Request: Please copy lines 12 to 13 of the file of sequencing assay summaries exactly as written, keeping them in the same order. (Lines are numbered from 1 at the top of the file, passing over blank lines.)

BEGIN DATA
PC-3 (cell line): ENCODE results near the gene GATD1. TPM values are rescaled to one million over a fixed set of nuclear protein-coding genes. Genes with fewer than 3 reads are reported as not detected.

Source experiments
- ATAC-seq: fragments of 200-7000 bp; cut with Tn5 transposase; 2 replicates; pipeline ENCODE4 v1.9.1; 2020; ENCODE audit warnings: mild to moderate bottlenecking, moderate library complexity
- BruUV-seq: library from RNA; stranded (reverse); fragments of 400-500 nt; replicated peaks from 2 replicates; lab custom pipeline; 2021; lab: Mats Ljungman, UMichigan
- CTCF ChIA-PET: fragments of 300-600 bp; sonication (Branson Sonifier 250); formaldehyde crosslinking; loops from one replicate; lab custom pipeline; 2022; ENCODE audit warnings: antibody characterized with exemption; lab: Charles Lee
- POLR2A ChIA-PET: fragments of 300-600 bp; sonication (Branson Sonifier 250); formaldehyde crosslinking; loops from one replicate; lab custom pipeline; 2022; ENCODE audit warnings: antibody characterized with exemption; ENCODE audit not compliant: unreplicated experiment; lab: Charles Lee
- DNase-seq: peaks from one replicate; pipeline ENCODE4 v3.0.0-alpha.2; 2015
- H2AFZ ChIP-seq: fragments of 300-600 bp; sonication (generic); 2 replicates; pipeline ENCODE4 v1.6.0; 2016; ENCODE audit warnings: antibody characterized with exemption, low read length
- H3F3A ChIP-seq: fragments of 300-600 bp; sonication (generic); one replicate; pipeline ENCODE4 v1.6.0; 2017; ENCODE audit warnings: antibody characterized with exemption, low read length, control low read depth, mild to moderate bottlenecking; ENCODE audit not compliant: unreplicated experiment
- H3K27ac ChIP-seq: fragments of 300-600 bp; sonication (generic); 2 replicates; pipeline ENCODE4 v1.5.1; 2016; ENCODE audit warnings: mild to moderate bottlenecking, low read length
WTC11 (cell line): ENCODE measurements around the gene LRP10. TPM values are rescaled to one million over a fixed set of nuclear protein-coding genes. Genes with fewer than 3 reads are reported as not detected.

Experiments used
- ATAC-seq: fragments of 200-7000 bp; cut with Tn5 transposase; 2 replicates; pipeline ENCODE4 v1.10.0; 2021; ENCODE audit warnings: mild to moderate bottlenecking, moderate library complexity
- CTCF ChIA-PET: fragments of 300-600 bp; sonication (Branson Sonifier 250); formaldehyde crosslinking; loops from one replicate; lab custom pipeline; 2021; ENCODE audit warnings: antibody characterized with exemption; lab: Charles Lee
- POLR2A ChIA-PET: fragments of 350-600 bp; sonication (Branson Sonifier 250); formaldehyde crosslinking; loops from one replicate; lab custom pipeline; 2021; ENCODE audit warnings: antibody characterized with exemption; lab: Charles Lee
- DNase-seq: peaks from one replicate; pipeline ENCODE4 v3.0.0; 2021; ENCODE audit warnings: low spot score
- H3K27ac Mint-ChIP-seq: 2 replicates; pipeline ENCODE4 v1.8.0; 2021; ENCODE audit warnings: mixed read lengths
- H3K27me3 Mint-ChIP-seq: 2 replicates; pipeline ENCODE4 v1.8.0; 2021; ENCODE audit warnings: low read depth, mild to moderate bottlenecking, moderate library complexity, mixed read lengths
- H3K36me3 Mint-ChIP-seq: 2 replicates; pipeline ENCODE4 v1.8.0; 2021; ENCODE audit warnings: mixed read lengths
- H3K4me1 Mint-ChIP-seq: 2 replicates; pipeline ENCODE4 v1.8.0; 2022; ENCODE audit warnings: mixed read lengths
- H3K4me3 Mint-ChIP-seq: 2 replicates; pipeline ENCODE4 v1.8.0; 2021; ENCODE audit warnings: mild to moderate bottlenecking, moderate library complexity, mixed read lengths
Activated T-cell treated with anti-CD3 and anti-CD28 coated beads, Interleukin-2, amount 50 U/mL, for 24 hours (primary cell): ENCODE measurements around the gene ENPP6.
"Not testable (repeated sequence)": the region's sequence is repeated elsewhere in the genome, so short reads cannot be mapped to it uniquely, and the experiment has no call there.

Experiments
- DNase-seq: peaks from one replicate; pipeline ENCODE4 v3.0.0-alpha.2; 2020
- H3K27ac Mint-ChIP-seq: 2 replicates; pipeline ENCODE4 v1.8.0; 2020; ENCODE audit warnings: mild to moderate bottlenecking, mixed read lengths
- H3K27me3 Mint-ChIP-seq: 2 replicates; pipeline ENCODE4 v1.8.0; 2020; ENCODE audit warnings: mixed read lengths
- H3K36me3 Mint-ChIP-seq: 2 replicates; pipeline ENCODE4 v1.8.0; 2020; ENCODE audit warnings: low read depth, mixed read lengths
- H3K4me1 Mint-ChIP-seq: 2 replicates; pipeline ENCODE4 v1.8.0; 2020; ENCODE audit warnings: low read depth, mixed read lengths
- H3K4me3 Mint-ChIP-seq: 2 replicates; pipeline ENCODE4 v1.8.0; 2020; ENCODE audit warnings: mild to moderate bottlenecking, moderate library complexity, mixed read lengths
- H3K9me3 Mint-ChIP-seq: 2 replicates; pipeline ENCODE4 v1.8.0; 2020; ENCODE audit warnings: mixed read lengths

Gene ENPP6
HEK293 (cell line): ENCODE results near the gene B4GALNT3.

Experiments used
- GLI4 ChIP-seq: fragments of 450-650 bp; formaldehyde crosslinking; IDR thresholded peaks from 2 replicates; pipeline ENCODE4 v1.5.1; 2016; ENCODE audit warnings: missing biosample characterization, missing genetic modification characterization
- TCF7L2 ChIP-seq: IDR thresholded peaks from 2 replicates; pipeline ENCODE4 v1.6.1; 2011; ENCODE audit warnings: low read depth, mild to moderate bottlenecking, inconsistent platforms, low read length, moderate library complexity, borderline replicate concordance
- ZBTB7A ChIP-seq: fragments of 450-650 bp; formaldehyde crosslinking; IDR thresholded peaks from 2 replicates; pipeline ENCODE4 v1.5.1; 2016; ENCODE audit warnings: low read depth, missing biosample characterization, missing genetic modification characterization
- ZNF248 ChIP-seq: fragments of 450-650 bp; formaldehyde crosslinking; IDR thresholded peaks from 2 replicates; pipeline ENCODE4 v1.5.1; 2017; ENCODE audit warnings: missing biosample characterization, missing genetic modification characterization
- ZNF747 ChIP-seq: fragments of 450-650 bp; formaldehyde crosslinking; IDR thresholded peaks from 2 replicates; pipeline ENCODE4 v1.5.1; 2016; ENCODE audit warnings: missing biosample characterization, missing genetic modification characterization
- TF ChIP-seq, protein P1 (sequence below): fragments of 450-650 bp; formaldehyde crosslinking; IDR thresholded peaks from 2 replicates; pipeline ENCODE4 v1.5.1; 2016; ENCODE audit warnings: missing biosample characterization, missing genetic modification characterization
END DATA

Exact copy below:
Experiments used
- ATAC-seq: fragments of 200-7000 bp; cut with Tn5 transposase; 2 replicates; pipeline ENCODE4 v1.10.0; 2021; ENCODE audit warnings: mild to moderate bottlenecking, moderate library complexity